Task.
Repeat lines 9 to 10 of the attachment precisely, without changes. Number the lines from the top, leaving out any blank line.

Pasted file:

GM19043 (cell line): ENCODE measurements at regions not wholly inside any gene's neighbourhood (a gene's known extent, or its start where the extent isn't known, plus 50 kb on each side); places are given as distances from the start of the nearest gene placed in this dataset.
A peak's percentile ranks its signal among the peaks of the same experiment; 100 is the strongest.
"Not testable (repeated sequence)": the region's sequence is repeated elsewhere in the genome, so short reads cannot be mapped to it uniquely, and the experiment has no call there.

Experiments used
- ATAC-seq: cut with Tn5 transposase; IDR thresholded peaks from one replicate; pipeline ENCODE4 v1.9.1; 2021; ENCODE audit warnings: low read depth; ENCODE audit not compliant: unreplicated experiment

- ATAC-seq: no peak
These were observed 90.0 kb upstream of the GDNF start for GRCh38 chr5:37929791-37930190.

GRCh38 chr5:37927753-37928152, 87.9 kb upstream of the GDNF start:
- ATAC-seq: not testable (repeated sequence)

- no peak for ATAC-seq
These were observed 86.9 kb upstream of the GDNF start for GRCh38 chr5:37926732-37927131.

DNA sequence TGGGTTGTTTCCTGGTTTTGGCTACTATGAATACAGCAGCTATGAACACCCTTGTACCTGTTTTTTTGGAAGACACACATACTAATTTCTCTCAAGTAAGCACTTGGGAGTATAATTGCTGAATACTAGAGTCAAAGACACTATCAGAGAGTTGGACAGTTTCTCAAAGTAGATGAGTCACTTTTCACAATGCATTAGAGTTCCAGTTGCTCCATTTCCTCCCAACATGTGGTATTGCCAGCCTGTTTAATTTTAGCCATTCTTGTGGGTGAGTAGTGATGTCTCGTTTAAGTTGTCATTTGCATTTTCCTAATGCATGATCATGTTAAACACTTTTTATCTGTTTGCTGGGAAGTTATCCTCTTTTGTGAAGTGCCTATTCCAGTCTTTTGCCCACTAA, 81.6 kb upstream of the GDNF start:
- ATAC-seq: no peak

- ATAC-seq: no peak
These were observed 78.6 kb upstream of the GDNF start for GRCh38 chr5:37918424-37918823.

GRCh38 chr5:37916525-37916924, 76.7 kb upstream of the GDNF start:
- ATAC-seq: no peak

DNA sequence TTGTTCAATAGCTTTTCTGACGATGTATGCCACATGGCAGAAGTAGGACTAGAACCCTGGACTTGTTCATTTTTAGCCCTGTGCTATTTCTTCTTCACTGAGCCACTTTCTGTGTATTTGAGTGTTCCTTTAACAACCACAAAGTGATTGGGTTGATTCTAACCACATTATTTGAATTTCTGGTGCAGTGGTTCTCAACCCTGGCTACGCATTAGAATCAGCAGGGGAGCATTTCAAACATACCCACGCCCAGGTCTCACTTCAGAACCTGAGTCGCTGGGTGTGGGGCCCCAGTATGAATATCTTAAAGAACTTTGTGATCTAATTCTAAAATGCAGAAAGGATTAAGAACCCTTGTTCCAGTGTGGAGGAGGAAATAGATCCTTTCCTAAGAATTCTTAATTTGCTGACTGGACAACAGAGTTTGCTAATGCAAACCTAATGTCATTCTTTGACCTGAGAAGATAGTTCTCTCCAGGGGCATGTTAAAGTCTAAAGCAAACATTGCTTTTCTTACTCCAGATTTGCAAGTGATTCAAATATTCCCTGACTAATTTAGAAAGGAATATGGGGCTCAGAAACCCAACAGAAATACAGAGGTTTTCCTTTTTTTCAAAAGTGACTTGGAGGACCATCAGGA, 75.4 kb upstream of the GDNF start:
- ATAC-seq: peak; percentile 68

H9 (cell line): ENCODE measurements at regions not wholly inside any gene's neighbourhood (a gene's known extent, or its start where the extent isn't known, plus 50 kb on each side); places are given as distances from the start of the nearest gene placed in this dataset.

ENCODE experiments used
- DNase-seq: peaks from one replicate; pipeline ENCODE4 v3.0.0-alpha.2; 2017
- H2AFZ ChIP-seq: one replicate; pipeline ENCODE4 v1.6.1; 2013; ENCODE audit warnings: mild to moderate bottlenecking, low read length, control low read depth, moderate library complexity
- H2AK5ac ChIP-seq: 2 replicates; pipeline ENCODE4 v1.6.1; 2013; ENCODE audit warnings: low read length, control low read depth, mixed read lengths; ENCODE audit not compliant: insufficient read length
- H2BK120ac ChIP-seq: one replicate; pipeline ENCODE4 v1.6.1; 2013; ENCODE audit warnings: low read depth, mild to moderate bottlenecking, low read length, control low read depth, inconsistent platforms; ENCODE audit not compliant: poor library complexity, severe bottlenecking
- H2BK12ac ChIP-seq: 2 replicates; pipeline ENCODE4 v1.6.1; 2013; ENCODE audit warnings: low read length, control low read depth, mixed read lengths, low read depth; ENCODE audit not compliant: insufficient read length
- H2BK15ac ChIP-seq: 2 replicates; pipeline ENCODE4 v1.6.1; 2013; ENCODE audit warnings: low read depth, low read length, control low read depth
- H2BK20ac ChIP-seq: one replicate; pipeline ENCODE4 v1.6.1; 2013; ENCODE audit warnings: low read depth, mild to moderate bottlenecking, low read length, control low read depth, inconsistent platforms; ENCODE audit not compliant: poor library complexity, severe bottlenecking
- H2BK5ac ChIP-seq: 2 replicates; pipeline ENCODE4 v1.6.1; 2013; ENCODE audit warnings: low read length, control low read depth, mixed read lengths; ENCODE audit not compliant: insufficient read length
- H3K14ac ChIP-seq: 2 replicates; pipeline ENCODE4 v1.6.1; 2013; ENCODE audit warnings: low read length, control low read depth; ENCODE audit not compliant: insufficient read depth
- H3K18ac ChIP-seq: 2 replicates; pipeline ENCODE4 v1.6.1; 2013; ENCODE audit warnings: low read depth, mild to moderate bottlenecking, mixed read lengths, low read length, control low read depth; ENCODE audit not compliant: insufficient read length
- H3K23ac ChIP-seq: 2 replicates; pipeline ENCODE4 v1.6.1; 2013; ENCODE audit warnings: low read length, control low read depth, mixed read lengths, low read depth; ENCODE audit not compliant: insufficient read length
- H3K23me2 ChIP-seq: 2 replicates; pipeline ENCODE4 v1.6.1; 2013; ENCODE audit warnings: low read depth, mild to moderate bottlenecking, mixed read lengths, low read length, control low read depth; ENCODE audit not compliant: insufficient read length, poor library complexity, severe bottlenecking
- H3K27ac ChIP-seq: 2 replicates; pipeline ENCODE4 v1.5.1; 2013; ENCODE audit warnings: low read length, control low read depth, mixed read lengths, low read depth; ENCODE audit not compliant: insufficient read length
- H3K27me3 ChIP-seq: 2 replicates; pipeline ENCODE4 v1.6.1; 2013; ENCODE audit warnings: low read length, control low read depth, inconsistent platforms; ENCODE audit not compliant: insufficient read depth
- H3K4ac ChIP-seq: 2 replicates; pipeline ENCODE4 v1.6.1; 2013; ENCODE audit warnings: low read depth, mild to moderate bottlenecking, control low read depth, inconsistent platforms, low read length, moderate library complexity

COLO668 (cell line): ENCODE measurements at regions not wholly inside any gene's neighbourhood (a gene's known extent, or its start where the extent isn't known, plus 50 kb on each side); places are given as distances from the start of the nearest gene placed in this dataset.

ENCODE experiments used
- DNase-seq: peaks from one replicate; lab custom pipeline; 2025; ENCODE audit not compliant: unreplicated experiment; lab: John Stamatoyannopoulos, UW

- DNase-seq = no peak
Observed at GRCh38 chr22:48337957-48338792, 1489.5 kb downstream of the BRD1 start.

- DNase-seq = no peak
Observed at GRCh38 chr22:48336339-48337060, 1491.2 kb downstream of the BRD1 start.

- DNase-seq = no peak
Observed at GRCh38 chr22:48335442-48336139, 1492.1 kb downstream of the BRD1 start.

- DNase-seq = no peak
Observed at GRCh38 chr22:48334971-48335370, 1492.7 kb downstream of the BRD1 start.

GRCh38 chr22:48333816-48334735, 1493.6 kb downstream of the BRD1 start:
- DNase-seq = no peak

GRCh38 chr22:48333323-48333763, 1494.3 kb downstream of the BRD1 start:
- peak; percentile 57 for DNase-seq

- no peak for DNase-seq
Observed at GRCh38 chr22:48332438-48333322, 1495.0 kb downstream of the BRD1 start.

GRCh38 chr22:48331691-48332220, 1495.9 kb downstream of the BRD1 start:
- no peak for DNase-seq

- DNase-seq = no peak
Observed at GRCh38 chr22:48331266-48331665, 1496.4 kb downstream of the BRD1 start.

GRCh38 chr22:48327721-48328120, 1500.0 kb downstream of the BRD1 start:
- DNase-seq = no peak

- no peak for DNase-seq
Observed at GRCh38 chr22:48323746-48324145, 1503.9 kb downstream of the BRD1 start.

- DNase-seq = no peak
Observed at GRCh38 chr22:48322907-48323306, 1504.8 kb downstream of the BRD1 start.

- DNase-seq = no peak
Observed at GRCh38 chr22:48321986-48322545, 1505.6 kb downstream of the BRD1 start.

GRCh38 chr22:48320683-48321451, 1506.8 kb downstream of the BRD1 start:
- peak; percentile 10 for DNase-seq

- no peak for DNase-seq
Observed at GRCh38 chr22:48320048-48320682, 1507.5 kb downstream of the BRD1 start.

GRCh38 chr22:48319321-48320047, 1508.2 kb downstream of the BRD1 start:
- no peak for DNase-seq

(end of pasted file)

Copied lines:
- ATAC-seq: not testable (repeated sequence)

- no peak for ATAC-seq